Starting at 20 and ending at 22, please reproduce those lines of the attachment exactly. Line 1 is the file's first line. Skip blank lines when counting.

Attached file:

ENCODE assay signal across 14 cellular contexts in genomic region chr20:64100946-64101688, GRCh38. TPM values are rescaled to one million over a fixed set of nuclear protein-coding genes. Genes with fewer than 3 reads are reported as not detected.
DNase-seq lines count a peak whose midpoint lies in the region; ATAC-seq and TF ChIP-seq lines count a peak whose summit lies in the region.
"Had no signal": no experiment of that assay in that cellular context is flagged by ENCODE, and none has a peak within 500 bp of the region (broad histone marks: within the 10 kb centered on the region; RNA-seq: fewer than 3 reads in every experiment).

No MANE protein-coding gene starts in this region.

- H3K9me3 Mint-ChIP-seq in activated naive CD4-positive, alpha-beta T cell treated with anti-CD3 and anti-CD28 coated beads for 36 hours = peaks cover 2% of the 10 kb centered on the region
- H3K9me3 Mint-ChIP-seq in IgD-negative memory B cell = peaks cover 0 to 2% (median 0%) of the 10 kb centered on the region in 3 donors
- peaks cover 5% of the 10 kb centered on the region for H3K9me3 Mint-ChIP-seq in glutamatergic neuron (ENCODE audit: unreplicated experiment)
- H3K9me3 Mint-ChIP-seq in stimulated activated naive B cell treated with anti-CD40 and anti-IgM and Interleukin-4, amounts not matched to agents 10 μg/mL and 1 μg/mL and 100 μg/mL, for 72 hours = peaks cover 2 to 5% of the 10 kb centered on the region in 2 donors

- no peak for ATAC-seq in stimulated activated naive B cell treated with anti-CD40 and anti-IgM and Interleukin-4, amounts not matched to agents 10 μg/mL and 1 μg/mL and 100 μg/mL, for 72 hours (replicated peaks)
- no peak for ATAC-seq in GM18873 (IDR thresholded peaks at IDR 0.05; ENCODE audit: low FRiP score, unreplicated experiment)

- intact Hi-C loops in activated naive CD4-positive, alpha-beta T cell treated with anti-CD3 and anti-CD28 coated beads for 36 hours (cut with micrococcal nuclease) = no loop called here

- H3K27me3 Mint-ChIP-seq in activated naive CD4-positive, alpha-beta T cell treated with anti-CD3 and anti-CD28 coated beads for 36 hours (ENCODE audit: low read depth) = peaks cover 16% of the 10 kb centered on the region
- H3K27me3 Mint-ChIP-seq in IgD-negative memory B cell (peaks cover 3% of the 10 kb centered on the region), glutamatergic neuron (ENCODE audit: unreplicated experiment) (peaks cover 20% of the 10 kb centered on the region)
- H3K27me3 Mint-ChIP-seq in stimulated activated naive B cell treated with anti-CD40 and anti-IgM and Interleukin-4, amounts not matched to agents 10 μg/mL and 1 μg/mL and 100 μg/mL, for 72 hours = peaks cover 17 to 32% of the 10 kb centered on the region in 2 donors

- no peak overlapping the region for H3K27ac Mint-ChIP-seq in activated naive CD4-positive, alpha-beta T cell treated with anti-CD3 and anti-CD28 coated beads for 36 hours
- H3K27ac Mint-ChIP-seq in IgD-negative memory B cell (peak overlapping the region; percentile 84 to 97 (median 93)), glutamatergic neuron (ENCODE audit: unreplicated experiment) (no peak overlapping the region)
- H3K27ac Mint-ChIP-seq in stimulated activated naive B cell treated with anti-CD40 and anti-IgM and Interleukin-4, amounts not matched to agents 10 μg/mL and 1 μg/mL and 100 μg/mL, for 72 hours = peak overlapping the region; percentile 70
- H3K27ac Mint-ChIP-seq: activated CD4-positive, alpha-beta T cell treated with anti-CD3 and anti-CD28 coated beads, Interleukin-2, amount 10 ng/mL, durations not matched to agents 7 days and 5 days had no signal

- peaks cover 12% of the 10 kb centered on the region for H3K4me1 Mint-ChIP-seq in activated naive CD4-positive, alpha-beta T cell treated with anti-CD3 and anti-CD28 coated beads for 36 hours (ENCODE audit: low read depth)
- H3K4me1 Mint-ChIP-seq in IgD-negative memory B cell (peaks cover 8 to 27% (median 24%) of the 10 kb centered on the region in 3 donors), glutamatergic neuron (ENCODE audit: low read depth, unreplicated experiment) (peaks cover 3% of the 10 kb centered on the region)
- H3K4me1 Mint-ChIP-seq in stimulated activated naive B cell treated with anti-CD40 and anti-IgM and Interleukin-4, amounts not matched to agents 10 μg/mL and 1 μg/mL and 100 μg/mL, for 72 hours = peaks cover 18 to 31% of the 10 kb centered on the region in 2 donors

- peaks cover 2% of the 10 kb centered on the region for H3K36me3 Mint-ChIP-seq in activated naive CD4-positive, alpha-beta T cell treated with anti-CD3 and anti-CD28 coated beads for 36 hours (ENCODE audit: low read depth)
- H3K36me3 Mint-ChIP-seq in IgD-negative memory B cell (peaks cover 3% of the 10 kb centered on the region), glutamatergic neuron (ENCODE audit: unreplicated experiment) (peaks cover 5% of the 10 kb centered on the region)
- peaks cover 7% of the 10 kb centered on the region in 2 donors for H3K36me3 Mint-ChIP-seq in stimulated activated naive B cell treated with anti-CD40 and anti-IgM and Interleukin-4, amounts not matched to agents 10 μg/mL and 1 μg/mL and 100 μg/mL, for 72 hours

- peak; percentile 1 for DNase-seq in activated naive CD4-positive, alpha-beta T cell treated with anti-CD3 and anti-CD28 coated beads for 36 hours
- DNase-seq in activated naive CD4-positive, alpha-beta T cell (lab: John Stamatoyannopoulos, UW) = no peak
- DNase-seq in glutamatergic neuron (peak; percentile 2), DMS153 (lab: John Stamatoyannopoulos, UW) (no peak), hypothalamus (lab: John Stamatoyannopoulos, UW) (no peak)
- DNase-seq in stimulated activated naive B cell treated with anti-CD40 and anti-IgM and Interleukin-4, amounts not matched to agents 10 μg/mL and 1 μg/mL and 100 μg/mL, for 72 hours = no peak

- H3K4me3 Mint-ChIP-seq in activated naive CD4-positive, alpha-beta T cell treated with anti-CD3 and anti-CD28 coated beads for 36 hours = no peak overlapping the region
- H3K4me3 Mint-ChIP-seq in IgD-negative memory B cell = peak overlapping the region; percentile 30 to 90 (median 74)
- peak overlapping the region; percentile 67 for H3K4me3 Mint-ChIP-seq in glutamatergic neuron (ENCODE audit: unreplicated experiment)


- H3K4me1 Mint-ChIP-seq in IgD-negative memory B cell (peaks cover 8 to 27% (median 24%) of the 10 kb centered on the region in 3 donors), glutamatergic neuron (ENCODE audit: low read depth, unreplicated experiment) (peaks cover 3% of the 10 kb centered on the region)
- H3K4me1 Mint-ChIP-seq in stimulated activated naive B cell treated with anti-CD40 and anti-IgM and Interleukin-4, amounts not matched to agents 10 μg/mL and 1 μg/mL and 100 μg/mL, for 72 hours = peaks cover 18 to 31% of the 10 kb centered on the region in 2 donors

- peaks cover 2% of the 10 kb centered on the region for H3K36me3 Mint-ChIP-seq in activated naive CD4-positive, alpha-beta T cell treated with anti-CD3 and anti-CD28 coated beads for 36 hours (ENCODE audit: low read depth)